Room With a Phew – Clarification Added

I am greatly comforted by these words from Milton Friedman:

I believe that in Upper Makefield’s case, the wrong people were in fact forced to do the right thing regarding taxes, at least this year, an election year.  It’s certainly not clear to me that the sitting board didn’t want to simply raise taxes, or wouldn’t have preferred to take all of the open space mils (and there’s no guarantee they won’t continue to do so.  In fact, even money says that going forward they will take as much as they can get.)

But their feet were held to the fire, and they did what they were forced to do rather than what they wanted to do.

This is not true of the budget, which while not quite as insane as it’s been the last few years, is still a creaking bucket with a half million dollar hole in the bottom.  Sadly, this issue doesn’t seem to be as important to many as it does to me.  I recently got an insight into why that might be.

I generally enjoyed reading the comments from my last post.  One comment I want to highlight:

Larry Breeden should really look in the mirror and decide whether he should really take the the supervisor’s position.  Here are the facts.

In the primary Breeden won by only 9 votes!
In the primary Breeden got only 369 votes when his teammates got around 550 votes.  That means 180 voters consiously went to the polls to vote for Polhemus and Sasso but not Breeden.
In the general election Breeden only won by a little over 200 votes against someone that had withdrawn from the race and the team worked hard to get that fact out.  Rememember the signs at the polls?

If you are asking me and the rest of the registered voters, they would rather have no supervisor than Larry Breeden as one and the numbers show this!

This came in from Bill Hoefer, and in the short distance it takes to get from A to B he got lost.  (Is he a Democrat?)  Because the registered voters were asked, and they’d rather have Breeden than no supervisor.  The numbers show the opposite of what he says.

Well, as has been said many times, math is hard.  Remedial math is available, Mr. Hoefer.  As for logical thinking, you’re on your own.

So maybe that’s why big annual deficits and shrinking cash reserves aren’t bothering people.  They can’t do the math.

But they will have to start, and we all will have to keep paying attention and keep the heat on these supervisors.  Next year is not an election year, and they will have no incentive to be good caretakers of our money.  Unless we make them.

There are also 3 silver linings to this cloud of an election.  First, Larry Breeden’s in, and that makes me hopeful.  Second, I won’t have to listen to Dave Kulig speaking as a supervisor any more.  Third, the election put to rest any doubts I may have had that the unholy Christians made a devil’s bargain; they made that bargain, and I will never tire of posting about that if I ever hear about KC or anyone in her family getting into politics again.  If that happens, and this blog and I are still around, this will be me:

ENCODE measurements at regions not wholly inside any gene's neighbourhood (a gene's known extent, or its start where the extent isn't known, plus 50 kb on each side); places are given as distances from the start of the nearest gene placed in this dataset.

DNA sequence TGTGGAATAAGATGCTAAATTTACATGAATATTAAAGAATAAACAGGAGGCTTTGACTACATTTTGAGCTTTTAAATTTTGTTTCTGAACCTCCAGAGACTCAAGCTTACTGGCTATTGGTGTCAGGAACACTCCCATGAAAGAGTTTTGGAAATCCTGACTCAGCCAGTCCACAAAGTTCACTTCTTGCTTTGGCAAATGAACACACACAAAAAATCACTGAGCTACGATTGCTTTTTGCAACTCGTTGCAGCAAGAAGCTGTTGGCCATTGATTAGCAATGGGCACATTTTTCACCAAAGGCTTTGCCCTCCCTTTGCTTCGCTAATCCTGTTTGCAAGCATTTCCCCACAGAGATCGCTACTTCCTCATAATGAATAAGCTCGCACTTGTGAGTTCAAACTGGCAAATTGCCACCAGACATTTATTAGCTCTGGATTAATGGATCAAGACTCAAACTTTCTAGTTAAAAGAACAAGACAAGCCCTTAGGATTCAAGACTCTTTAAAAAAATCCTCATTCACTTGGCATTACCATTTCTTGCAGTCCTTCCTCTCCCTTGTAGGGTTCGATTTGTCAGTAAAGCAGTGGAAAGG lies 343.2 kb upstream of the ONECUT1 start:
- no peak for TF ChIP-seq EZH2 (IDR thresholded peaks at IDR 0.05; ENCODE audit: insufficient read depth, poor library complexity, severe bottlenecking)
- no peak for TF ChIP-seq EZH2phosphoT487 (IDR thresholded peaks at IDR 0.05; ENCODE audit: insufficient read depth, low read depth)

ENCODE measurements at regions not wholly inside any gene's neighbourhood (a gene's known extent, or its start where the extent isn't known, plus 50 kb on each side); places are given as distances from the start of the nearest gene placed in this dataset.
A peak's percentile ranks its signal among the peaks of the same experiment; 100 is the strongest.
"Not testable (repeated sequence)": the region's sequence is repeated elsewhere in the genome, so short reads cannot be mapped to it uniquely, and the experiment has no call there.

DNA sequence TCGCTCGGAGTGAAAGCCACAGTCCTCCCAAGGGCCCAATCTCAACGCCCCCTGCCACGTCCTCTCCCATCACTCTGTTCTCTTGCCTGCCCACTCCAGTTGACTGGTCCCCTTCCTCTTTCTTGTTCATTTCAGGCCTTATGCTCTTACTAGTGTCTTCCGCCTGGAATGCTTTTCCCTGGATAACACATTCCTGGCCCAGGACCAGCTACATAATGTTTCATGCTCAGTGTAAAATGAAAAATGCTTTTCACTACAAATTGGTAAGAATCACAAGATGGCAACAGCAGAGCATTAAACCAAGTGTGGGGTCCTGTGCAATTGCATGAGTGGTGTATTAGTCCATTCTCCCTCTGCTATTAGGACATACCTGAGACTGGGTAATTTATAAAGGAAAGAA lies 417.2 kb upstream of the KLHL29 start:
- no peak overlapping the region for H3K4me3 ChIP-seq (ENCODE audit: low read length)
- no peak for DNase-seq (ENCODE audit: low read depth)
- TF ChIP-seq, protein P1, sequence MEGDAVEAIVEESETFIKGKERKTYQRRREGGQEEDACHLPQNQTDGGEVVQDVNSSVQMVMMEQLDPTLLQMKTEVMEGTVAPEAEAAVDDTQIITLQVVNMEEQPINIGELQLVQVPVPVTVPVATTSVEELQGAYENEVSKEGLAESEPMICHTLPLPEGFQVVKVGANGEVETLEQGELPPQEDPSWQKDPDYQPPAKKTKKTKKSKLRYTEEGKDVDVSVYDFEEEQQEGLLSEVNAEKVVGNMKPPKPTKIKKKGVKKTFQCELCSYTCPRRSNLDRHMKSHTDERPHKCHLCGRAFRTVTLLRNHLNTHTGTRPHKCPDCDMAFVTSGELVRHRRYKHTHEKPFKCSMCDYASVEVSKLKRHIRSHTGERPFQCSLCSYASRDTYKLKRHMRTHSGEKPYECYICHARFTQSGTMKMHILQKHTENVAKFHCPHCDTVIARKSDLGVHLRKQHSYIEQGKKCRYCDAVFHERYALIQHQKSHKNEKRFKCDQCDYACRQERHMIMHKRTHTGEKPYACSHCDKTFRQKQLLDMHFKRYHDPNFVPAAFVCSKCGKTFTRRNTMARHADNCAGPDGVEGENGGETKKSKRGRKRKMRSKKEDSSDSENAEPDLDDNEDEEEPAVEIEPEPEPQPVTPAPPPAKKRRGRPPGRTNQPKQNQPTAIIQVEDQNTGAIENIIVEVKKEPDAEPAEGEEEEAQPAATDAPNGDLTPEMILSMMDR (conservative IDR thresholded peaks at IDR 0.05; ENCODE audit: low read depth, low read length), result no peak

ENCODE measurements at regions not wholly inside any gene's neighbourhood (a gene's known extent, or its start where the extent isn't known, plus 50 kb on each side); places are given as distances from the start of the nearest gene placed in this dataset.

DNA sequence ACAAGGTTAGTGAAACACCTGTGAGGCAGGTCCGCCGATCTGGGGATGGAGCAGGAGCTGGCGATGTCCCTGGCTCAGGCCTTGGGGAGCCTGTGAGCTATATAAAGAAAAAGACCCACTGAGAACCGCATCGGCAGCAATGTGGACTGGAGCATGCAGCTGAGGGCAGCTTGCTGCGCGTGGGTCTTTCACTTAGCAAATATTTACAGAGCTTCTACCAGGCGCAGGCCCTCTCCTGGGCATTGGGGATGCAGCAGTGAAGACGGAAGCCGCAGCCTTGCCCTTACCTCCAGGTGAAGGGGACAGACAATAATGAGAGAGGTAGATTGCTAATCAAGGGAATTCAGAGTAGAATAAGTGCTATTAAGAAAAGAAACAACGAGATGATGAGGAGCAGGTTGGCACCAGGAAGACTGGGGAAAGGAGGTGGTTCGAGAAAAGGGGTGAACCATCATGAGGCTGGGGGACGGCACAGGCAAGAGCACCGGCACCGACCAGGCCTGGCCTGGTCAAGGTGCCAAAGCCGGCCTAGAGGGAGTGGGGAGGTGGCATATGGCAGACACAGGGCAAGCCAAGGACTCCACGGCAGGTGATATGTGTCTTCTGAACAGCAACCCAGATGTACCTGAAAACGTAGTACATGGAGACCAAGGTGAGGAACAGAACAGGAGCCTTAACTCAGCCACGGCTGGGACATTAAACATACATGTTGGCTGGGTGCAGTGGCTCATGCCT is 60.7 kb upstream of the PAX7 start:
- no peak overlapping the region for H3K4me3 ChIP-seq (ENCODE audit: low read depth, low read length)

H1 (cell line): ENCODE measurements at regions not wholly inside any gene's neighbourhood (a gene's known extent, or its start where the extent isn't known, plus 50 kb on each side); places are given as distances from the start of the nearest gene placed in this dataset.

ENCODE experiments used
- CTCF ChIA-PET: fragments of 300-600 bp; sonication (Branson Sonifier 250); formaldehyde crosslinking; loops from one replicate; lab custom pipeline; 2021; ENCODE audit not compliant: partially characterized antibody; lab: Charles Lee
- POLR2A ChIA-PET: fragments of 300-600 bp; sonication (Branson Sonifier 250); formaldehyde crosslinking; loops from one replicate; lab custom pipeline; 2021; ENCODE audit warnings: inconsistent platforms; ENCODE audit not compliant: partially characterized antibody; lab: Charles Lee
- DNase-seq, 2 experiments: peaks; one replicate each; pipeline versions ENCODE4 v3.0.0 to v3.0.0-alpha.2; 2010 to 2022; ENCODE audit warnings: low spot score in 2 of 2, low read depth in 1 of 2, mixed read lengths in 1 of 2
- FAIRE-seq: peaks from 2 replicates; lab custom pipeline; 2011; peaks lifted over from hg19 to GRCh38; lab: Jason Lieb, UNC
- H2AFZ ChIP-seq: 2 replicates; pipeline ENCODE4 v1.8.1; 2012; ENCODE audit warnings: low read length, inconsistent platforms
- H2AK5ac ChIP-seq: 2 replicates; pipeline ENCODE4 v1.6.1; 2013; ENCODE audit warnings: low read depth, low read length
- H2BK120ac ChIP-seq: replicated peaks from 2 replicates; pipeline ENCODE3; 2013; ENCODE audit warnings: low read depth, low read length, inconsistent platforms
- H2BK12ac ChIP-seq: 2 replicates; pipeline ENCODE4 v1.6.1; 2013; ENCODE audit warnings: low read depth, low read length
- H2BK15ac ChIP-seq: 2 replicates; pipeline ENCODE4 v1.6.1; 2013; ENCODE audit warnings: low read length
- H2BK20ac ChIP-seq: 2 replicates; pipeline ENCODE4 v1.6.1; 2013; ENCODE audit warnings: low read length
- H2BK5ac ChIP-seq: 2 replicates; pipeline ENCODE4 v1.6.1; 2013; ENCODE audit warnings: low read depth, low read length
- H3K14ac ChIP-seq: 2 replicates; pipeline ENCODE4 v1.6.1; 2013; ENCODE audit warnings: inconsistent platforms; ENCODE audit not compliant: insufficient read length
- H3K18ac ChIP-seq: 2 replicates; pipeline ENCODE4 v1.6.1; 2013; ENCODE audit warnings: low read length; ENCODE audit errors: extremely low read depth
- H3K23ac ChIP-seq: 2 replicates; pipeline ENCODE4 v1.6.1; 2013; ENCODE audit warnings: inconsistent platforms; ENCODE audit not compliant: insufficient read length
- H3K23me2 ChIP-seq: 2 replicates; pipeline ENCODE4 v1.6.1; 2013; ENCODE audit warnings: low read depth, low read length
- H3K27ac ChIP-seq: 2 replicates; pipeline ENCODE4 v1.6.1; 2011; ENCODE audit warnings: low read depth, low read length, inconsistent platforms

Not a pretty picture!  Don’t make me do it!

I recently received an email from someone asking me to put this up as a blog post.  I’m happy to include it here.

Now that the election is over and the Upper Makefield Board of Supervisors is set, I would like to ask some questions about the township’s finances that have been bothering me:

  1. The 2012 Budget shows a $502,610 deficit in the General Fund at the end of the year which will be covered by the fund’s cash surplus.  As a consequence, this cash surplus will be drawn down to $747,611 at the end of 2012 (if everything goes according to budget).  If these budget deficits continue, we will rapidly exhaust this cash surplus.  My question for the supervisors is what is your plan to address this problem?  My concern is that I have not heard anything about what will be done when the cash surplus runs out.  At that point, UM will have to transfer monies into the General Fund from other township funds, raise taxes, cut spending in the General Fund, or some combination of all three to balance the budget.  I think the residents should be given some sense of the Board’s thinking on this issue.
  2. My other question concerns the Capital Fund. In the 2012 budget the Board moved the monies from the cable fund, in the amount of $746,085, into this fund. The budgeted expenses in this fund for 2012 are $155,000.  This leaves a budgeted balance of $686,443 in this fund at the end of 2012.  My question for the supervisors is why?  Are there significant expenditures expected in this fund after 2012?  If not, this money could have been moved to the General Fund to cover the deficit in that fund.  I think the Board could give the residents some insight into the reasons why this was done.

I know that the election was hotly contested, but in the aftermath, I think giving out some more information on our budget issues would be helpful.

Two good questions, which really should be put to the supervisors at a public meeting.

Meanwhile, keep making the wrong people do the right thing.


Clarification: I read this post about a dozen times before publishing, and yet managed to miss that it could well be interpreted that I think the supervisors did the right thing by stealing the open space millage and giving a bit of it back to taxpayers.  The “right thing” I had in mind was that they did not raise taxes for 2011, finally made a small attempt to cut expenses, and came up with a budget that wasn’t ludicrous.  In other words, they began to act as if they believed they might be accountable.  The open space millage – all of it – should come back to the residents, who voted for those increases to purchase open space.


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